Travel CEO’s tips for free flight upgrades including booking the middle seat

When flying most of us opt for economy seats to save money – as flights can be as cheap as £20 on some European routes.

However, when travelling long-haul it can be a nightmare to squash into the tiny seats with little recline for upwards of eight hours at a time.

But many travellers aren’t aware that often airlines upgrade economy tickets to first class due to over-booking and as a loyalty ploy – all for free!

READ MORE: 'I'm a flight attendant and these are the reasons I upgrade people to first class'

Flight attendants have previously explained that you need to be careful about what you wear on your flight – as the wrong thing could mean you don’t get upgraded.

They suggested your outfit is key – and avoiding sports wear or flip flops is a must.

But, the CEO of travel company Stasher, Jacob Wedderburn-Day claims there’s more to it than just what you wear.

He shared his tips to help you get that coveted seat in first class…

Just ask

As the saying goes, if you don’t ask you don’t get. It may seem obvious but simply asking is the best first step in getting an upgrade.

Often airlines overbook economy seats to make sure every flight is full and making money. They gamble on not everyone showing up, but sometimes they are left with too many travellers for the available seats.

When you check in, tell the attendant that you’re interested in an upgrade. You can always ask again at the gate if they say there’s no chance. The worst they can say is no.

The key is to be polite and humble. You don’t want to come across as demanding or entitled. Be friendly and let them know that you would really appreciate an upgrade, especially if it is a special occasion. This won't always result in an upgrade, but you may possibly get a free glass of champagne and some special in-flight treatment.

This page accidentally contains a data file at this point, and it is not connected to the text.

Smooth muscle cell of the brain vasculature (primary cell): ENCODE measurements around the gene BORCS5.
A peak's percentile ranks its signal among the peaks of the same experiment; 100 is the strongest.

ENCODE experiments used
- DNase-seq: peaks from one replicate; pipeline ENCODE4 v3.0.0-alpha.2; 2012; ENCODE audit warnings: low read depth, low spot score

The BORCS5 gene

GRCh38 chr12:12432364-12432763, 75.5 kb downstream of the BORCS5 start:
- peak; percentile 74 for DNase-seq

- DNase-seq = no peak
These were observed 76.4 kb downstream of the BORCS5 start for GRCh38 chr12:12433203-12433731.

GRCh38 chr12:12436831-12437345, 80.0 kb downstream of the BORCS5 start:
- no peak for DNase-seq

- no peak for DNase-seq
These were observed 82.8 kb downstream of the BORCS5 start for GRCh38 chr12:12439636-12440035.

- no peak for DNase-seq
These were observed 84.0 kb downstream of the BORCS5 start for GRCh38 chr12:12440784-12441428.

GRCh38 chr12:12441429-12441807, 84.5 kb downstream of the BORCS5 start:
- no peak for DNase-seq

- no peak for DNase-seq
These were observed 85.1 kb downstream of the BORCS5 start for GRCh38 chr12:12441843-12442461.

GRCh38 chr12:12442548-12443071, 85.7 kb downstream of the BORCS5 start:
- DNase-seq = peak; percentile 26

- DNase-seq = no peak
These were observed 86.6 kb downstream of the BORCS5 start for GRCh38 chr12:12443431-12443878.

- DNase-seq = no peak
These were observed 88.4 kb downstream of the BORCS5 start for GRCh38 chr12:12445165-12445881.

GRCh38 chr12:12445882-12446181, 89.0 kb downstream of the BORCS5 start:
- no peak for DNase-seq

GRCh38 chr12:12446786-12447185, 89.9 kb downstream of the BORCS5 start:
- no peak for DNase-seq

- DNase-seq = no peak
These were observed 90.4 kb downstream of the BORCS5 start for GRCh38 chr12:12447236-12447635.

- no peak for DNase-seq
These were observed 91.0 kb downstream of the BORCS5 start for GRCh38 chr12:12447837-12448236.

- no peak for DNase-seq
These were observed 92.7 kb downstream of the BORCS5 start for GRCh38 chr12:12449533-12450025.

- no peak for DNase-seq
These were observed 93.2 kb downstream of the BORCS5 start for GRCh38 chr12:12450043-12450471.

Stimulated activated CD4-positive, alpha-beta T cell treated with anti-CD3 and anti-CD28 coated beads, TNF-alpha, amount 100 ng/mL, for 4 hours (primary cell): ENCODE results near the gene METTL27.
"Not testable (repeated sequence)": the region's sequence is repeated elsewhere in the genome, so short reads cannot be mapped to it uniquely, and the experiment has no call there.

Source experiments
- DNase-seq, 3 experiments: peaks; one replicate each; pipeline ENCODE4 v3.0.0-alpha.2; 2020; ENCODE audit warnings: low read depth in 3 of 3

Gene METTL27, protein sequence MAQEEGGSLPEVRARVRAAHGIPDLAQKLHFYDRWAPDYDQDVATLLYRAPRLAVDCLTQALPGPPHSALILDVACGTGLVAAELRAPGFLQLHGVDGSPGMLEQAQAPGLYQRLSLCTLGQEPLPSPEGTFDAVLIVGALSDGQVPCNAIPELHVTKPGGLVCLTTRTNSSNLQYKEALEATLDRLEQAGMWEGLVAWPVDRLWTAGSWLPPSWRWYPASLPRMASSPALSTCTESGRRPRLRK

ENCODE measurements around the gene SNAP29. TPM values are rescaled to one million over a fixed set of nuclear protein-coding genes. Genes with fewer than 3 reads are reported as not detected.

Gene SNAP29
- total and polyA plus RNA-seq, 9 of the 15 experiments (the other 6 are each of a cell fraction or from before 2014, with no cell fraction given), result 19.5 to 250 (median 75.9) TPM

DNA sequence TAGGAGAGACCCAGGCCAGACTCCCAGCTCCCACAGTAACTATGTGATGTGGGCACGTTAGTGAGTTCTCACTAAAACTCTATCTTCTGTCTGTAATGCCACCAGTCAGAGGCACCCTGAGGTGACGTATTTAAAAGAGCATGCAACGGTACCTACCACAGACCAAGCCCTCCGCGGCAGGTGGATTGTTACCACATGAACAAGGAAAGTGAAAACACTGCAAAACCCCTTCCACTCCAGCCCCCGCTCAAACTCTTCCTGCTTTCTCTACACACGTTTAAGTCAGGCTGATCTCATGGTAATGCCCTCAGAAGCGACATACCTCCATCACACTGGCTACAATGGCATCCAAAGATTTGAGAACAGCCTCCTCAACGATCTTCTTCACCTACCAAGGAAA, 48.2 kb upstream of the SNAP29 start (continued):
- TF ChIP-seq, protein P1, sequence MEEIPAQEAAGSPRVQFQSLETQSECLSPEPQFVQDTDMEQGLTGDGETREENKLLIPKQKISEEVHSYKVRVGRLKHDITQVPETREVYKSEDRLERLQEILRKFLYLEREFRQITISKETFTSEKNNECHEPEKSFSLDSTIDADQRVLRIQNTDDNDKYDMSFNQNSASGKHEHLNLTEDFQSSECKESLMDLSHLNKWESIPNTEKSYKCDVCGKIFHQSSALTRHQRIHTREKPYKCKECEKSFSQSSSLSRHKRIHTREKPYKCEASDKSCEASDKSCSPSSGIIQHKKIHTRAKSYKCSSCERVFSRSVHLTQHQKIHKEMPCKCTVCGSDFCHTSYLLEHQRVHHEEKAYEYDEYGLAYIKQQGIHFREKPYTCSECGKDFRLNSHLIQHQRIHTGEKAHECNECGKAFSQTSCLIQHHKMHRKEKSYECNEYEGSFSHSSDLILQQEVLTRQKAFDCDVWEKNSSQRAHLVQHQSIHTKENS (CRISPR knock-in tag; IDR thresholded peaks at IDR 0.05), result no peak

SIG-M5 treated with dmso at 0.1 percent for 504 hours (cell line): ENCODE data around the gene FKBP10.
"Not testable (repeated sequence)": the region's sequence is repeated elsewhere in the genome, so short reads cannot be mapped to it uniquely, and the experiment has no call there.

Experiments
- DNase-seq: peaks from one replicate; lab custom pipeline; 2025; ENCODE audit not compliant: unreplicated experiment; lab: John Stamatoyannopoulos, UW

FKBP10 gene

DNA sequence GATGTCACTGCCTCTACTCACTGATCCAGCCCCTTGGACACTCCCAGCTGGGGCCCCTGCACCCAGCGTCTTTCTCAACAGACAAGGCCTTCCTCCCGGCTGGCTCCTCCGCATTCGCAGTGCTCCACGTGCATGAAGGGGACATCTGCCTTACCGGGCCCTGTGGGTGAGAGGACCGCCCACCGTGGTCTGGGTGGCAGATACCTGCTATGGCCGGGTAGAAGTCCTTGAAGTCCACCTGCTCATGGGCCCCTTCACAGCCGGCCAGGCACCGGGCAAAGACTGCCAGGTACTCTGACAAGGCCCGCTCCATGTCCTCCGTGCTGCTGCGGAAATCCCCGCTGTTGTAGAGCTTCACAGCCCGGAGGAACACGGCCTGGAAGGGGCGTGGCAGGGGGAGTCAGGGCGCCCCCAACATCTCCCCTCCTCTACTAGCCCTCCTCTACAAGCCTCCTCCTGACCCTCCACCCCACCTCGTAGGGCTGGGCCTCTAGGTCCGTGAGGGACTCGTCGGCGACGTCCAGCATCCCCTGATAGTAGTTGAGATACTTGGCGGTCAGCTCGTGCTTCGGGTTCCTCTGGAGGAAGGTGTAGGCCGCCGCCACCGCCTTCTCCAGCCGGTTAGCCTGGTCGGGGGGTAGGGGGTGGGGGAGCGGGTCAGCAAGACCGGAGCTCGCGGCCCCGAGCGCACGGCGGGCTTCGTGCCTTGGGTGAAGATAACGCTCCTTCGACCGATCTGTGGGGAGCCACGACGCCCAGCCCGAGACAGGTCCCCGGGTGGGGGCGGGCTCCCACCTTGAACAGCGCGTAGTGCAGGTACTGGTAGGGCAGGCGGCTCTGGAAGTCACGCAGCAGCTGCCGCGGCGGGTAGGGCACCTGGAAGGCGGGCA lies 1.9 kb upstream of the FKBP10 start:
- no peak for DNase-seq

Dress the part

For paying customers in first class there are certain rules around looking presentable. This means you too will have to dress the part if you want to up your chances of securing an upgrade.

Dressing well doesn’t mean you need to wear a three-piece suit, or a dress fit for Ascot, but you should avoid wearing anything too casual like sportswear. Smart casual will do the trick.

Pick the middle seat

If you don’t like the uncertainty of waiting until a few hours before your flight to check in, then make sure to select the middle seat.

Airlines are more likely to upgrade passengers who are sitting in the middle seat as this is generally considered the least desirable place to sit. So, if you don’t mind being wedged between two other people, it might pay off to book those seats.

Use airline rewards points

Try to fly with the same airline as often as possible. If you fly with an airline that you have status with or are part of their members’ club, this will make it more likely that you’ll be upgraded.

If you have airline rewards points or a travel credit card, you may be able to use them to upgrade to first class. Each airline has a different system, so it’s worth checking with your carrier to see what’s required.

Loyalty clubs also offer the opportunity to use points for upgrades. For example, American Airlines AAdvantage members can use their points to upgrade to first class on any flight, regardless of carrier.

Travel during peak times

If a flight is empty, there is no need to offer an upgrade. Airlines are more likely to offer upgrades when the flight is full or close to capacity.

This means that you’re more likely to get an upgrade if you travel during peak times, such as school holidays or weekends. You’re also more likely to get an upgrade if you’re flying on a popular route. Still, be aware that the airlines may charge more for an upgrade during these periods too.

Don’t pre-order a special meal

If you order a special in-flight meal in advance, you may destroy your upgrade potential. Flights rarely carry more food than they need, especially for higher-class seats whose food is more expensive. Consider bringing your own food on-board if you’re serious about sitting in a better class.


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